Over the past few weeks we’ve talked to a few local law firms about the state of their IT, and these conversations got me thinking. Even with the amount of data these firms, and firms all over the country, have […]
You’ve probably heard horror stories about people with malicious intentions posing as cab drivers, cops, and debt collectors. Though you may not know about it yet, there’s another kind of impostor preying on unsuspecting souls who care about their data: money-hungry scammers disguising themselves as “tech support.”
I recently learned about tech support scams when Kurt, a friend of mine, called me up with a security-related question after his father-in-law got duped.
According to Kurt, the tech support scam went down like this…
Someone identifying himself as a technician with “Global-Soft,” a subsidiary of “Windows” (not Microsoft), called my father-in-law and told him that “Windows” had identified him as a customer whose system had become “infected.” They asked him for some information and to take control of his computer. They showed him “evidence” that his computer was infected, and they then downloaded two applications, both, I suspect, free and pretty old versions of antivirus software. They said that for $220, they would monitor his computer weekly for spyware/malware/viruses for three years. He did the transaction over the phone with his credit card number. The guy left him an icon on his desktop that, when opened, shows the tech’s name, (“John Caesar”), gives a toll-free number, and has an eight or nine digit security code that he was “NOT TO SHARE WITH ANYONE, EVER” (the “technician’s” emphasis). A few days later, my father-in-law went to boot up his system to find it already up and running—he thought—some sort of scan. After discussing the situation with family (and having them freak out), he canceled his credit card and asked for his bank to stop payment on the fraudulent charge.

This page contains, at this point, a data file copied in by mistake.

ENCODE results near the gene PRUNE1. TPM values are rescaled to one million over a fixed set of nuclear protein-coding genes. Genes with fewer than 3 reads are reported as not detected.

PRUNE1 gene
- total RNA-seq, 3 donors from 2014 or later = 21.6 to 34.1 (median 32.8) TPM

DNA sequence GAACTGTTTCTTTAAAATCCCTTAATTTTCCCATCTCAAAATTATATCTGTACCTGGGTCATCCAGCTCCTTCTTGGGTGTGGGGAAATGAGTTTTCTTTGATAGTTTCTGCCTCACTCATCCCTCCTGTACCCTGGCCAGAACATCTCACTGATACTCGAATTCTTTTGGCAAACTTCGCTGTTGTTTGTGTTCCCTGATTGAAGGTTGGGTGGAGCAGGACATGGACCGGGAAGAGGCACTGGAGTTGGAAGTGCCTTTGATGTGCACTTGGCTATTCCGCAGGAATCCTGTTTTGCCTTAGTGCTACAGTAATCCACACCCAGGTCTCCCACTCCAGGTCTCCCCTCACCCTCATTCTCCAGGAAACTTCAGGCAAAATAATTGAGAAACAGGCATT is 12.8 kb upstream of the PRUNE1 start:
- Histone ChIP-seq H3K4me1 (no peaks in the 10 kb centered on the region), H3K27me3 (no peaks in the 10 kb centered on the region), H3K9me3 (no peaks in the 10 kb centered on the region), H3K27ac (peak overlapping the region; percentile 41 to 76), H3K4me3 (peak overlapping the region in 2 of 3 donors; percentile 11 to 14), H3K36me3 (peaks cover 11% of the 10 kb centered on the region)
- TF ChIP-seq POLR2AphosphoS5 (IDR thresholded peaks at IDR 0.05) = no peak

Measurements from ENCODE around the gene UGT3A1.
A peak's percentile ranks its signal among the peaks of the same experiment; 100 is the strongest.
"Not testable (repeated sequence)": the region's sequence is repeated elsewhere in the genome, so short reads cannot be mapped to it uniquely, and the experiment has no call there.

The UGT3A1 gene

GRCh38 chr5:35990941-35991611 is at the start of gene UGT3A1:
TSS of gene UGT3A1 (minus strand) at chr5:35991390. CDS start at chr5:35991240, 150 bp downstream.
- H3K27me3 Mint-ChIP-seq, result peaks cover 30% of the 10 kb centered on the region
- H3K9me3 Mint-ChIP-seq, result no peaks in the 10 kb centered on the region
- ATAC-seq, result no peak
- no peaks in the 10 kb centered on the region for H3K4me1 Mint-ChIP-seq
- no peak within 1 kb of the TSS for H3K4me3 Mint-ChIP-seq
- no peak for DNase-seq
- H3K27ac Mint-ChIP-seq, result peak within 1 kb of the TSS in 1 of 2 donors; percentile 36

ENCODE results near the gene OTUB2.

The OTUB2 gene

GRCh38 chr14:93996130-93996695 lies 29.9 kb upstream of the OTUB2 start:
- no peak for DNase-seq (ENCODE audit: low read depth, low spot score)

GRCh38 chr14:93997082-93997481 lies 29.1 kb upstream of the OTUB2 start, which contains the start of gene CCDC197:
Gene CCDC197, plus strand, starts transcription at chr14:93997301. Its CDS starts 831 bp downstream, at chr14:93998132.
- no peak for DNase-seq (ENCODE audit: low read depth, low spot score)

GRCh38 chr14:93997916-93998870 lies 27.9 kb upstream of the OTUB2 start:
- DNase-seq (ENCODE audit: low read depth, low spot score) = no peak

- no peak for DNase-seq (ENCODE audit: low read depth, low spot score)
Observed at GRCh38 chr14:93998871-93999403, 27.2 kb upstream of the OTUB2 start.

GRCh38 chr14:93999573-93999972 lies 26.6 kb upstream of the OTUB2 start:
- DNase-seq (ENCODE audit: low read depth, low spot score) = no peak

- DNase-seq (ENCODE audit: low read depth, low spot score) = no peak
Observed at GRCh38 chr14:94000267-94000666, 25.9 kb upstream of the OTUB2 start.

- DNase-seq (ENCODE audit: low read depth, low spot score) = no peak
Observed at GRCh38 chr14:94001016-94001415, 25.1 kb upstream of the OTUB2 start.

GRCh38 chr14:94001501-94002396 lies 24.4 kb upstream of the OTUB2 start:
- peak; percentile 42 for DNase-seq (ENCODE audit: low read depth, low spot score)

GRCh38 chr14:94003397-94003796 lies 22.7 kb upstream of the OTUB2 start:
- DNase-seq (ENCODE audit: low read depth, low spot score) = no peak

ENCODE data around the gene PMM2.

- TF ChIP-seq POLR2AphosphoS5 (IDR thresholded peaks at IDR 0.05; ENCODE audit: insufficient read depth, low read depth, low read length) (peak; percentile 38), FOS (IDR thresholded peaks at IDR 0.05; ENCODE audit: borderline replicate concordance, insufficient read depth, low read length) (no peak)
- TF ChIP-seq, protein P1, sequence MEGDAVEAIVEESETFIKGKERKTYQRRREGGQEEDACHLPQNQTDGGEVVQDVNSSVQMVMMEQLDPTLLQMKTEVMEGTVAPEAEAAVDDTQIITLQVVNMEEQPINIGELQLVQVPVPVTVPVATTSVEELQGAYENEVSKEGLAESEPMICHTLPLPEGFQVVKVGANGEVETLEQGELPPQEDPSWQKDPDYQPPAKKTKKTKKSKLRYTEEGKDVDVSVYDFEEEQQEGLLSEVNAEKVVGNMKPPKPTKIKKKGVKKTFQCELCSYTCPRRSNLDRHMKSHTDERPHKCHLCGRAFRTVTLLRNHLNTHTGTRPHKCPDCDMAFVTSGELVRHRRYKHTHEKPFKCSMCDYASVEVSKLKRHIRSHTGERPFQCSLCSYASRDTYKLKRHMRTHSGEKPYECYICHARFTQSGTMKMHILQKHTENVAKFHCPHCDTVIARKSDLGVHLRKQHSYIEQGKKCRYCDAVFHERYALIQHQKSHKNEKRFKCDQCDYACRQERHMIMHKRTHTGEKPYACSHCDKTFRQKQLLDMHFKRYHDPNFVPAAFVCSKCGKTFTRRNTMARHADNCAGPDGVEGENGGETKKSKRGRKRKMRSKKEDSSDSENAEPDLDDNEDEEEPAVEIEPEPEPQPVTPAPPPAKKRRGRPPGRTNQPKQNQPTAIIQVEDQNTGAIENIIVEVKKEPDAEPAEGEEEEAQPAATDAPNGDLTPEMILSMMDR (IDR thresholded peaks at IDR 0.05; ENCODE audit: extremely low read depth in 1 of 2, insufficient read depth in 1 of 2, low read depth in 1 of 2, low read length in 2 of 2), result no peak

After this whole fiasco, Kurt’s biggest concern was the breach to his father-in-law’s computer security—how could he recover his files but block someone from regaining access? I talked it over with Jeff Taff, our Director of Operations: In theory, any bona fide, up-to-date anti-virus program should be able to find and remove any infected files from his computer.
However, if it’s a virus in the system bootloader, the manual steps involved can be very involved for a layperson. It may be simpler to do a complete wipe and reinstall of the computer’s operating system, applications, and data. So, our recommendation for Kurt’s father-in-law was this:
- Copy your photos and other data files from the infected computer to another “clean” computer
- Run an antivirus scan on the data files on the clean computer
- Perform a complete erasure and reinstall of the infected computer
This will clearly be very time-consuming, but is the most foolproof, relatively straightforward way to address the security breach.
And as it turns out…
After researching “Global-Soft” further, I learned that these tech support scams have actually been going on for years. In 2012, CNET reported that regulators shut down a global PC tech support scam. Then just yesterday, a court shut down another alleged $120M Tech Support Scam. It just goes to show you that computer and Internet security is like a game of Whack-a-Mole: You always have to keep a cautious eye open for many of the same scams that keep popping up.
Does this cautionary tale leave you feeling vulnerable and concerned that you don’t have the right measures in place should your business one day be susceptible to a scam like this one? Reach out to us to learn about how our services can protect your systems from the worst.